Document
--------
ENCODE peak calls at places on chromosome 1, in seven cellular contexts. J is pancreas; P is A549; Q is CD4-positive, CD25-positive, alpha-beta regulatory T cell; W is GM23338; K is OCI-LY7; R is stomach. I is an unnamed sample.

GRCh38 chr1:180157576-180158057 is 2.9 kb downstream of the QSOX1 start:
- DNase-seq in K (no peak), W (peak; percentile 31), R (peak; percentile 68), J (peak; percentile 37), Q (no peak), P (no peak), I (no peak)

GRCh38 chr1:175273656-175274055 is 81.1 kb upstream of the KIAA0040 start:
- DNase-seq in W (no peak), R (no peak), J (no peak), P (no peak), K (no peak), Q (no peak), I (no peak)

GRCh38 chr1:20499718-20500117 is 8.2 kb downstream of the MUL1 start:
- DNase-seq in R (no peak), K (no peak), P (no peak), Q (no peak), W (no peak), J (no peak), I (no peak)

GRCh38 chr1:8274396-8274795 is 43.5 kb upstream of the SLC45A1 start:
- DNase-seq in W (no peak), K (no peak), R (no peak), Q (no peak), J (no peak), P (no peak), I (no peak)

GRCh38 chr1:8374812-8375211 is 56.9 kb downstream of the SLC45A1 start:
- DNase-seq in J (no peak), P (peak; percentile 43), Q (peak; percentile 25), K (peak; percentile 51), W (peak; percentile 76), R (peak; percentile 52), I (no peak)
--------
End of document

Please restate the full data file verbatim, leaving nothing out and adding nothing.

ENCODE peak calls at places on chromosome 1, in seven cellular contexts. J is pancreas; P is A549; Q is CD4-positive, CD25-positive, alpha-beta regulatory T cell; W is GM23338; K is OCI-LY7; R is stomach. I is an unnamed sample.

GRCh38 chr1:180157576-180158057 is 2.9 kb downstream of the QSOX1 start:
- DNase-seq in K (no peak), W (peak; percentile 31), R (peak; percentile 68), J (peak; percentile 37), Q (no peak), P (no peak), I (no peak)

GRCh38 chr1:175273656-175274055 is 81.1 kb upstream of the KIAA0040 start:
- DNase-seq in W (no peak), R (no peak), J (no peak), P (no peak), K (no peak), Q (no peak), I (no peak)

GRCh38 chr1:20499718-20500117 is 8.2 kb downstream of the MUL1 start:
- DNase-seq in R (no peak), K (no peak), P (no peak), Q (no peak), W (no peak), J (no peak), I (no peak)

GRCh38 chr1:8274396-8274795 is 43.5 kb upstream of the SLC45A1 start:
- DNase-seq in W (no peak), K (no peak), R (no peak), Q (no peak), J (no peak), P (no peak), I (no peak)

GRCh38 chr1:8374812-8375211 is 56.9 kb downstream of the SLC45A1 start:
- DNase-seq in J (no peak), P (peak; percentile 43), Q (peak; percentile 25), K (peak; percentile 51), W (peak; percentile 76), R (peak; percentile 52), I (no peak)